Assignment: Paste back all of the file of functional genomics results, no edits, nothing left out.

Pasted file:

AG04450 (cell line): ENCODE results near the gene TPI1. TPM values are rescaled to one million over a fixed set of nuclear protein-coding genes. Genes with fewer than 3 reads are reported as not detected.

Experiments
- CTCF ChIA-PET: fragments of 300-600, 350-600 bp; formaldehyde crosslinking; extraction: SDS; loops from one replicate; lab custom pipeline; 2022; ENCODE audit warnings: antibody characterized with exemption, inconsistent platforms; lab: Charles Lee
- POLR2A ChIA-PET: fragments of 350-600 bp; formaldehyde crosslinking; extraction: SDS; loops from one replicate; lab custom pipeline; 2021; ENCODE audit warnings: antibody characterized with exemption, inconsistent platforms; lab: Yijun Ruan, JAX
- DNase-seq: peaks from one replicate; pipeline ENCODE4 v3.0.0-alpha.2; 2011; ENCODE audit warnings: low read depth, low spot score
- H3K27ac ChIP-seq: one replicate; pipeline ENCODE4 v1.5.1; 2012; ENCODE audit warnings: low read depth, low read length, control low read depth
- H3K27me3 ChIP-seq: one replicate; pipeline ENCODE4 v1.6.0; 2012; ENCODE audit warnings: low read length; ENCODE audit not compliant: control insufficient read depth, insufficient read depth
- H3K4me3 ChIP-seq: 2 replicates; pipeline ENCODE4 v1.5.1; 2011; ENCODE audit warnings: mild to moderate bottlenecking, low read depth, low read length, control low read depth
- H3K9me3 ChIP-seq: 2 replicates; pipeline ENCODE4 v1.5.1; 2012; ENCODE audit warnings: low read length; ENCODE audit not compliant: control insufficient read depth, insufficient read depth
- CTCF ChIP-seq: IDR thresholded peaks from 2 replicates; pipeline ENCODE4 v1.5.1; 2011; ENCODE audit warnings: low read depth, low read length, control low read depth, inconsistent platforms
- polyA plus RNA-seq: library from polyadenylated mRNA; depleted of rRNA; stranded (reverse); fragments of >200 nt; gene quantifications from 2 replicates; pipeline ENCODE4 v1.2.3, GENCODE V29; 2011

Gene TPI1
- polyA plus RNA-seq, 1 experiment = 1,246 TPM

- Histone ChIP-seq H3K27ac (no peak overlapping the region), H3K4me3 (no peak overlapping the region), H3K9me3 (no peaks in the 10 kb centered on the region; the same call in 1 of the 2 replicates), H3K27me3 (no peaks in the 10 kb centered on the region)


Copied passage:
AG04450 (cell line): ENCODE results near the gene TPI1. TPM values are rescaled to one million over a fixed set of nuclear protein-coding genes. Genes with fewer than 3 reads are reported as not detected.

Experiments
- CTCF ChIA-PET: fragments of 300-600, 350-600 bp; formaldehyde crosslinking; extraction: SDS; loops from one replicate; lab custom pipeline; 2022; ENCODE audit warnings: antibody characterized with exemption, inconsistent platforms; lab: Charles Lee
- POLR2A ChIA-PET: fragments of 350-600 bp; formaldehyde crosslinking; extraction: SDS; loops from one replicate; lab custom pipeline; 2021; ENCODE audit warnings: antibody characterized with exemption, inconsistent platforms; lab: Yijun Ruan, JAX
- DNase-seq: peaks from one replicate; pipeline ENCODE4 v3.0.0-alpha.2; 2011; ENCODE audit warnings: low read depth, low spot score
- H3K27ac ChIP-seq: one replicate; pipeline ENCODE4 v1.5.1; 2012; ENCODE audit warnings: low read depth, low read length, control low read depth
- H3K27me3 ChIP-seq: one replicate; pipeline ENCODE4 v1.6.0; 2012; ENCODE audit warnings: low read length; ENCODE audit not compliant: control insufficient read depth, insufficient read depth
- H3K4me3 ChIP-seq: 2 replicates; pipeline ENCODE4 v1.5.1; 2011; ENCODE audit warnings: mild to moderate bottlenecking, low read depth, low read length, control low read depth
- H3K9me3 ChIP-seq: 2 replicates; pipeline ENCODE4 v1.5.1; 2012; ENCODE audit warnings: low read length; ENCODE audit not compliant: control insufficient read depth, insufficient read depth
- CTCF ChIP-seq: IDR thresholded peaks from 2 replicates; pipeline ENCODE4 v1.5.1; 2011; ENCODE audit warnings: low read depth, low read length, control low read depth, inconsistent platforms
- polyA plus RNA-seq: library from polyadenylated mRNA; depleted of rRNA; stranded (reverse); fragments of >200 nt; gene quantifications from 2 replicates; pipeline ENCODE4 v1.2.3, GENCODE V29; 2011

Gene TPI1
- polyA plus RNA-seq, 1 experiment = 1,246 TPM

- Histone ChIP-seq H3K27ac (no peak overlapping the region), H3K4me3 (no peak overlapping the region), H3K9me3 (no peaks in the 10 kb centered on the region; the same call in 1 of the 2 replicates), H3K27me3 (no peaks in the 10 kb centered on the region)